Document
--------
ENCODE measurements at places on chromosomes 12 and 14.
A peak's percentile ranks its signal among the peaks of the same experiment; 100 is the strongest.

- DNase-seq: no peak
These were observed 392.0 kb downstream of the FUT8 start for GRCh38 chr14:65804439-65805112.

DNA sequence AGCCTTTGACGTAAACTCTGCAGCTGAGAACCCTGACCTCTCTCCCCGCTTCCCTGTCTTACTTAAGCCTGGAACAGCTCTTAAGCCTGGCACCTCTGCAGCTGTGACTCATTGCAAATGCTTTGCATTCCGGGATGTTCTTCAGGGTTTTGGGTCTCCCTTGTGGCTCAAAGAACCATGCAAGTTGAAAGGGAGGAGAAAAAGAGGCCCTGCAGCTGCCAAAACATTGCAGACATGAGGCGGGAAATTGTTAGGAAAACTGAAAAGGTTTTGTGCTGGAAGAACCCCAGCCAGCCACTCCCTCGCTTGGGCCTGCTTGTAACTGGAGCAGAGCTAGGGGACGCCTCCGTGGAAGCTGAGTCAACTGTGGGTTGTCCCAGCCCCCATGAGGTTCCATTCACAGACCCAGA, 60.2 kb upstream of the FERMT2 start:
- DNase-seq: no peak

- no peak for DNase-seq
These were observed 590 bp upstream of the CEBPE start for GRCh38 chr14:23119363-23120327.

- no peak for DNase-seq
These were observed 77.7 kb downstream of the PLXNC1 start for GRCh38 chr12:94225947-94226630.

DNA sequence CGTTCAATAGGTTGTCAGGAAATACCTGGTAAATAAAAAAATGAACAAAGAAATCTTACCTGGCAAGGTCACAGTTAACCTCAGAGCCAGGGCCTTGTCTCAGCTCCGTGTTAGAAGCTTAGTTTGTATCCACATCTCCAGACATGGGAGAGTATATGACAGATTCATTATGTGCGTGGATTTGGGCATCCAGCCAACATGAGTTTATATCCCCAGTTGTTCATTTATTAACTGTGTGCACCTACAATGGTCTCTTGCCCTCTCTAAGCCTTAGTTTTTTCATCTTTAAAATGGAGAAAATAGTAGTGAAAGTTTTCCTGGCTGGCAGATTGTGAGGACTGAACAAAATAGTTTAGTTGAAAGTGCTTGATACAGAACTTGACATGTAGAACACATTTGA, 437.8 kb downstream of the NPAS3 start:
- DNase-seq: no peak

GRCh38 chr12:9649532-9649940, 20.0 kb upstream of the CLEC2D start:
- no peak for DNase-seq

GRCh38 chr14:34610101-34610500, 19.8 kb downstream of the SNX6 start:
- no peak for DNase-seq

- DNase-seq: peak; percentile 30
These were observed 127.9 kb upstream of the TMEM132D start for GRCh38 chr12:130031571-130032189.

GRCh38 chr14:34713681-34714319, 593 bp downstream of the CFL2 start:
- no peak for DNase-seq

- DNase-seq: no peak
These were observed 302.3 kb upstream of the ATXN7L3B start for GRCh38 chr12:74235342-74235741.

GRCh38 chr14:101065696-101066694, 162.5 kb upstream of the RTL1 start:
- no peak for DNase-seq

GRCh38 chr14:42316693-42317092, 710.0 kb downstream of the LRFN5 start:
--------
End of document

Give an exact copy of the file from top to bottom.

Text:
ENCODE measurements at places on chromosomes 12 and 14.
A peak's percentile ranks its signal among the peaks of the same experiment; 100 is the strongest.

- DNase-seq: no peak
These were observed 392.0 kb downstream of the FUT8 start for GRCh38 chr14:65804439-65805112.

DNA sequence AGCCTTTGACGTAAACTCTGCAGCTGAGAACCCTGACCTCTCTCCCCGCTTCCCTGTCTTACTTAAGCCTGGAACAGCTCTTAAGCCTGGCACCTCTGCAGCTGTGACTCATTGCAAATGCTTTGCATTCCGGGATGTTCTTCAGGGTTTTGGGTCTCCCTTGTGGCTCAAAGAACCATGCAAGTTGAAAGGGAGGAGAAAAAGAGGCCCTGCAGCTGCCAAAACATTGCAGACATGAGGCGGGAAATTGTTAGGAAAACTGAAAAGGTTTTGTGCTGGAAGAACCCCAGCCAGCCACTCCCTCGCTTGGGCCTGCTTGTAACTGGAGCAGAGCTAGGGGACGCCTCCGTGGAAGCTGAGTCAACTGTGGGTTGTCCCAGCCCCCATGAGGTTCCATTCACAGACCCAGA, 60.2 kb upstream of the FERMT2 start:
- DNase-seq: no peak

- no peak for DNase-seq
These were observed 590 bp upstream of the CEBPE start for GRCh38 chr14:23119363-23120327.

- no peak for DNase-seq
These were observed 77.7 kb downstream of the PLXNC1 start for GRCh38 chr12:94225947-94226630.

DNA sequence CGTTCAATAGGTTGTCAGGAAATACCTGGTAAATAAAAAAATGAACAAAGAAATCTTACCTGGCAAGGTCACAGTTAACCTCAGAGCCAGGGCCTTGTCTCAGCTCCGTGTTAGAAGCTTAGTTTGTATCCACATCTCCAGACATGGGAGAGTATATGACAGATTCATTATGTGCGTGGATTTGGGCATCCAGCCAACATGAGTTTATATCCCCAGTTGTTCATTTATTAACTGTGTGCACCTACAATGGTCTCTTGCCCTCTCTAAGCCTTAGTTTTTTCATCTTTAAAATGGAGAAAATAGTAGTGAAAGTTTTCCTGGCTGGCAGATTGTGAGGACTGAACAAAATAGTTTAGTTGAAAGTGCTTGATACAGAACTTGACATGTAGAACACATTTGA, 437.8 kb downstream of the NPAS3 start:
- DNase-seq: no peak

GRCh38 chr12:9649532-9649940, 20.0 kb upstream of the CLEC2D start:
- no peak for DNase-seq

GRCh38 chr14:34610101-34610500, 19.8 kb downstream of the SNX6 start:
- no peak for DNase-seq

- DNase-seq: peak; percentile 30
These were observed 127.9 kb upstream of the TMEM132D start for GRCh38 chr12:130031571-130032189.

GRCh38 chr14:34713681-34714319, 593 bp downstream of the CFL2 start:
- no peak for DNase-seq

- DNase-seq: no peak
These were observed 302.3 kb upstream of the ATXN7L3B start for GRCh38 chr12:74235342-74235741.

GRCh38 chr14:101065696-101066694, 162.5 kb upstream of the RTL1 start:
- no peak for DNase-seq

GRCh38 chr14:42316693-42317092, 710.0 kb downstream of the LRFN5 start: